AD 12

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Millennium: 1st millennium
AD 12 in various calendars
Gregorian calendar AD 12
Ab urbe condita 765
Assyrian calendar 4762
Balinese saka calendar N/A
Bengali calendar −581
Berber calendar 962
Buddhist calendar 556
Burmese calendar −626
Byzantine calendar 5520–5521
Chinese calendar 辛未(Metal Goat)
2708 or 2648
    — to —
壬申年 (Water Monkey)
2709 or 2649
Coptic calendar −272 – −271
Discordian calendar 1178
Ethiopian calendar 4–5
Hebrew calendar 3772–3773
Hindu calendars
 - Vikram Samvat 68–69
 - Shaka Samvat N/A
 - Kali Yuga 3112–3113
Holocene calendar 10012
Iranian calendar 610 BP – 609 BP
Islamic calendar 629 BH – 628 BH
Javanese calendar N/A
Julian calendar AD 12
Korean calendar 2345
Minguo calendar 1900 before ROC
Nanakshahi calendar −1456
Seleucid era 323/324 AG
Thai solar calendar 554–555
Tibetan calendar 阴金羊年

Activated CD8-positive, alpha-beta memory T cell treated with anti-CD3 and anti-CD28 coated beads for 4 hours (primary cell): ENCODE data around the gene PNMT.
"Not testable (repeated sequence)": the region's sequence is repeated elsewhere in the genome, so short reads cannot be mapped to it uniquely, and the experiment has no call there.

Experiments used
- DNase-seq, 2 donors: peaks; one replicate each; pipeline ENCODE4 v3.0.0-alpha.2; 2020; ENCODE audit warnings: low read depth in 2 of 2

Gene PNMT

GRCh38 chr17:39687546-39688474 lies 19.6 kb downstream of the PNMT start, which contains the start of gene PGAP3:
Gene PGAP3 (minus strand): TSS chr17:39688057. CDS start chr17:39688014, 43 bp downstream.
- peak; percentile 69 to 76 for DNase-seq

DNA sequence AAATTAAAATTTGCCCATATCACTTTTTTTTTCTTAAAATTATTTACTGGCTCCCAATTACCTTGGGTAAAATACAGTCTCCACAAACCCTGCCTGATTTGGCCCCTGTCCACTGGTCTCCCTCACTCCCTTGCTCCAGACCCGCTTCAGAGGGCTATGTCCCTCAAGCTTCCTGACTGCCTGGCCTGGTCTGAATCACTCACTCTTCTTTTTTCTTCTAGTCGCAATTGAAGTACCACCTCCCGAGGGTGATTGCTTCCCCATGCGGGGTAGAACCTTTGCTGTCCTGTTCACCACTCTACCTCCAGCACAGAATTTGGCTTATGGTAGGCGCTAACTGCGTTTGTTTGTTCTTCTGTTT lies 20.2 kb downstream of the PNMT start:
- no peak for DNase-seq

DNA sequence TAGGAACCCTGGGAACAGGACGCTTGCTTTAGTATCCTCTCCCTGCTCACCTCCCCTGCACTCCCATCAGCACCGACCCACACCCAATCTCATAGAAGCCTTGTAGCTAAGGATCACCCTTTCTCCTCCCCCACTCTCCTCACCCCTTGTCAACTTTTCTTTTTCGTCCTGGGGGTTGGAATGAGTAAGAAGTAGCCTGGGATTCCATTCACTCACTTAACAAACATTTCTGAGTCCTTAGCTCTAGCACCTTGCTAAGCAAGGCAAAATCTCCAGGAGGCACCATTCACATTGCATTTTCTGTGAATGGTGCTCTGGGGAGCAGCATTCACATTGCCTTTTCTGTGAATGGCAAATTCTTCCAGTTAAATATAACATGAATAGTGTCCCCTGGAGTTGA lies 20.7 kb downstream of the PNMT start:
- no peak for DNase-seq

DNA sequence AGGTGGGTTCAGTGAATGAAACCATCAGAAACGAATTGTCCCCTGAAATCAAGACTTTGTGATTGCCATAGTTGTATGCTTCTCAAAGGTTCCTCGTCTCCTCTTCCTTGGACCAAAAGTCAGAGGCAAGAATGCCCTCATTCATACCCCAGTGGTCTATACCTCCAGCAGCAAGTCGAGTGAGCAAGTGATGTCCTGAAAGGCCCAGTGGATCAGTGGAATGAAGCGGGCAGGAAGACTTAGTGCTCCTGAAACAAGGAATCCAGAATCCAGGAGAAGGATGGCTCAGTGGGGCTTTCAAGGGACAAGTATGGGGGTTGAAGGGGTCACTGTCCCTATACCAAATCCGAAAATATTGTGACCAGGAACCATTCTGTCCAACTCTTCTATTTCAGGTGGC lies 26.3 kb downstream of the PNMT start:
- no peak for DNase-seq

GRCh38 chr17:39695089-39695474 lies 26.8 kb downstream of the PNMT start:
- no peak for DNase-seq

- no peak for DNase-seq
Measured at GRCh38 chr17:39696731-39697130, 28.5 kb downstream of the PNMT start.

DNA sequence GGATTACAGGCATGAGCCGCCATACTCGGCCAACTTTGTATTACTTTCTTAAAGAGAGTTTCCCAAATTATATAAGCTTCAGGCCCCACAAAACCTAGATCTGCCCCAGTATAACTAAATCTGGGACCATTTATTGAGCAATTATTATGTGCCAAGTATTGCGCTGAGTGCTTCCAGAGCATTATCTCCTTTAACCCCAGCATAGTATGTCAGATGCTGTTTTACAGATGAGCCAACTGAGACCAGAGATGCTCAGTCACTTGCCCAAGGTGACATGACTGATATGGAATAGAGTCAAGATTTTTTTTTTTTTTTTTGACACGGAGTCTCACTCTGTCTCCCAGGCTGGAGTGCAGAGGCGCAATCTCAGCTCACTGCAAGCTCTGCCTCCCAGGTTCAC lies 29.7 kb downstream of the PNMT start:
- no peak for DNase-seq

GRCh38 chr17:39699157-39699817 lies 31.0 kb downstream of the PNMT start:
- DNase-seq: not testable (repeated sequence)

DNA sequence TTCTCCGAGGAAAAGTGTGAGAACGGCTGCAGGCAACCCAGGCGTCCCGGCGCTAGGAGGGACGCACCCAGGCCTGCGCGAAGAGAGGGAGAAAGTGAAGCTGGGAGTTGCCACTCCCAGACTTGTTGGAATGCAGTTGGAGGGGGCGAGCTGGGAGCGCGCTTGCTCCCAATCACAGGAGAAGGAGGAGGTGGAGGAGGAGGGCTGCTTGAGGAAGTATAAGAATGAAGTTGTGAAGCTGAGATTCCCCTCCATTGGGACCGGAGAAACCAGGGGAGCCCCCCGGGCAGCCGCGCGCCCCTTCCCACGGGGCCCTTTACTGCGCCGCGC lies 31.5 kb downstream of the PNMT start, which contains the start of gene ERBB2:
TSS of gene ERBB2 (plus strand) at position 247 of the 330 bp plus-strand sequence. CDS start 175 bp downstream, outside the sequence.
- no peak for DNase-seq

(female Iron-Goat)
138 or −243 or −1015
    — to —
(male Water-Monkey)
139 or −242 or −1014

AD 12 (XII) was a leap year starting on Friday (link will display the full calendar) of the Julian calendar. At the time it was known as the Year of the Consulship of Caesar and Capito (or, less frequently, year 765 Ab urbe condita). The denomination AD 12 for this year has been used since the early medieval period, when the Anno Domini calendar era became the prevalent method in Europe for naming years.


By place[edit]

Roman Empire[edit]

By topic[edit]

Arts and sciences[edit]

  • Ovid stops writing Fasti because of the lack of resources (being far from the libraries of Rome). He completes 6 books that detail festivals found in the Roman Calendar.




  1. ^ Varner, Eric R. (2004). Mutilation and transformation: damnatio memoriae and Roman imperial portraiture. Brill. p. 21. ISBN 978-90-04-13577-2.